How to overclock your 60Hz monitor and gain a gaming edge

Monitor with Valorant on-screen to illustrate monitor overclocking
(Image credit: Getty, Kieran Stone)

High refresh rate gaming is awesome. It's smoother, more responsive, and basically better in pretty much every way compared to what you'll see on a standard refresh screen. 'But high refresh rate monitors are more expensive!' I hear you cry. Well, while that can be the case, the good news is there's a good chance you can hit higher refreshes on your current monitor with a little overclocking magic. 

That's right, you can overclock your monitor.

Plenty of 1080p monitors that ship at 60Hz can be pushed to 75Hz without much of a problem. You generally won't be able to go much higher than that, not significantly anyway, but even that 25% improvement will genuinely make your games feel different—smoother and more responsive.

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(Image credit: Future)

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Pretty much all games benefit from showing you more frames per second, but it's the world of competitive shooters that benefits the most. Pulling a last-second shotgun blast on an advancing zombie in Resident Evil Village may feel great and all, but it pales next to getting a headshot against a real-life opponent in Valorant before they can do the same to you.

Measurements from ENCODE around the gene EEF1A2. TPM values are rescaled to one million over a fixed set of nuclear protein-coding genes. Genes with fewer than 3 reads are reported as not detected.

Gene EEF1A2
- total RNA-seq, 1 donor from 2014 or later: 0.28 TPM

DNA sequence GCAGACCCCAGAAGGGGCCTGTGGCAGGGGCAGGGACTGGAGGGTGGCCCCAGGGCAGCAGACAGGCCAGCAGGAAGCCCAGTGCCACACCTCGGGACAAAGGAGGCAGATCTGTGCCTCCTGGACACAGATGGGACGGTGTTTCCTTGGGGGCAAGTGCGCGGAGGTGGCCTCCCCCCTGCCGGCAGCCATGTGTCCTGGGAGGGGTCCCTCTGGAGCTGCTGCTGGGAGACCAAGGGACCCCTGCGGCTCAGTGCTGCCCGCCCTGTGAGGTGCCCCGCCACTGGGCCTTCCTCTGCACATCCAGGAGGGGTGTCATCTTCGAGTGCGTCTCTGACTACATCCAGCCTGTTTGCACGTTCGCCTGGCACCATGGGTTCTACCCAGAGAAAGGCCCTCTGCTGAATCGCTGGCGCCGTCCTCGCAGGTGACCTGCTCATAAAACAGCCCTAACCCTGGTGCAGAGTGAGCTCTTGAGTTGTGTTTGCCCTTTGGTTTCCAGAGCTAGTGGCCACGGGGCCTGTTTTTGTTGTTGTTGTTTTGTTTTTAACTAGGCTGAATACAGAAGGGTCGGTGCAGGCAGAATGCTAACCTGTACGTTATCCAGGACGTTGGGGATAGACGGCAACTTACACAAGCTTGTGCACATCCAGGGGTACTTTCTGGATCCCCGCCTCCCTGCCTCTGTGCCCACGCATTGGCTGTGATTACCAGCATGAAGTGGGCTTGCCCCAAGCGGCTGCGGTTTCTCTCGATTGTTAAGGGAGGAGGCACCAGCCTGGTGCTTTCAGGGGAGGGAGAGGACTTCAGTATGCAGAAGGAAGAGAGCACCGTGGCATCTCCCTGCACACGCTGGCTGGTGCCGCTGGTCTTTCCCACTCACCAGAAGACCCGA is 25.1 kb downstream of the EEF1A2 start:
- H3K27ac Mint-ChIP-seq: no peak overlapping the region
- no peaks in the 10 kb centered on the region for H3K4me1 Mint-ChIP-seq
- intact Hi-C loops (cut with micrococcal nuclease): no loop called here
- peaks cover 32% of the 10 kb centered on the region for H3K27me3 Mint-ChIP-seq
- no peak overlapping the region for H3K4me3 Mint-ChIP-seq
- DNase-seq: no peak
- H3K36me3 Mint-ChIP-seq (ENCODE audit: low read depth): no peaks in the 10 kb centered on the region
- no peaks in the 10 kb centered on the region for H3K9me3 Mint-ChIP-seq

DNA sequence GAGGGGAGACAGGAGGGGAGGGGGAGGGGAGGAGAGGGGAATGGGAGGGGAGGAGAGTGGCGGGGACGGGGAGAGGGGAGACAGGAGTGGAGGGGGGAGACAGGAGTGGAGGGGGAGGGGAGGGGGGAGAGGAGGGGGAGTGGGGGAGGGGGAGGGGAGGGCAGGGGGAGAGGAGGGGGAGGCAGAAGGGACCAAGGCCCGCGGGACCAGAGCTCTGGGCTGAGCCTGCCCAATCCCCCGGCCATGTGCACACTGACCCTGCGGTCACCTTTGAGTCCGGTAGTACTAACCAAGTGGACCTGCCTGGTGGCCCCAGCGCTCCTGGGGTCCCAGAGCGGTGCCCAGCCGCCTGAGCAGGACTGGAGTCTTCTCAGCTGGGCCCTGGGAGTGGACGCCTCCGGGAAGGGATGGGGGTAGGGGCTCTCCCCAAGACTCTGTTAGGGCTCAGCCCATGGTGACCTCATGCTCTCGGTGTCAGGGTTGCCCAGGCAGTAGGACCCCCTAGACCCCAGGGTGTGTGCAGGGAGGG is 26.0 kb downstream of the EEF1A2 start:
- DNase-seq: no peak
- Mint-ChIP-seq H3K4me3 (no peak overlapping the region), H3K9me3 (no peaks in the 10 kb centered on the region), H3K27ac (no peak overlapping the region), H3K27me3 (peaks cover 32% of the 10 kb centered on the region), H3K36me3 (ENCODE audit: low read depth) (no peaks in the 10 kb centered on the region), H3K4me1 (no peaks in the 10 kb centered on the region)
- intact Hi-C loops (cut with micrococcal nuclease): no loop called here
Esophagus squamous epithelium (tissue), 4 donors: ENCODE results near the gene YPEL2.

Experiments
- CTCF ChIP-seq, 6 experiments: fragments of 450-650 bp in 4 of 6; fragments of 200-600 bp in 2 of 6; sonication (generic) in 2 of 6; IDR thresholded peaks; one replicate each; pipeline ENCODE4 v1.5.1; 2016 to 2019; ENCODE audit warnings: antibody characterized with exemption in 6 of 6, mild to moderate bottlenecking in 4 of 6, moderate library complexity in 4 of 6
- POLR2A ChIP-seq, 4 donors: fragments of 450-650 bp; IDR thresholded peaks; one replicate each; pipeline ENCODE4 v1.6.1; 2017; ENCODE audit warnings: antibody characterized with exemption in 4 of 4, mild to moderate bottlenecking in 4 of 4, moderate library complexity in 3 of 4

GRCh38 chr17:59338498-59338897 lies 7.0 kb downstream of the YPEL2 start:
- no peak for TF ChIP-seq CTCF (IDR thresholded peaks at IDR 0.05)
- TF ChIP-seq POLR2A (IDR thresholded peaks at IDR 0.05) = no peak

The type of panel used does play a part in this. TN panels tend to overclock higher than their IPS and VA counterparts, although, as ever, it does come down to your individual screen. Also, your screen's native resolution is also a factor—1080p is the most likely to allow a little overclocking, with 4K panels being the least likely to play ball. 

Even if you have a higher resolution screen, you should find that dropping the resolution down a couple of notches, to 1080p say, unlocks support for higher refresh rates. And while we wouldn't recommend running a 4K screen at 1080p all the time for work, or more detailed games, when it comes to the likes of Valorant, CS: GO, and Apex Legends, then refresh rate is king, and that's where you want to be. Experiment in the name of smoothness.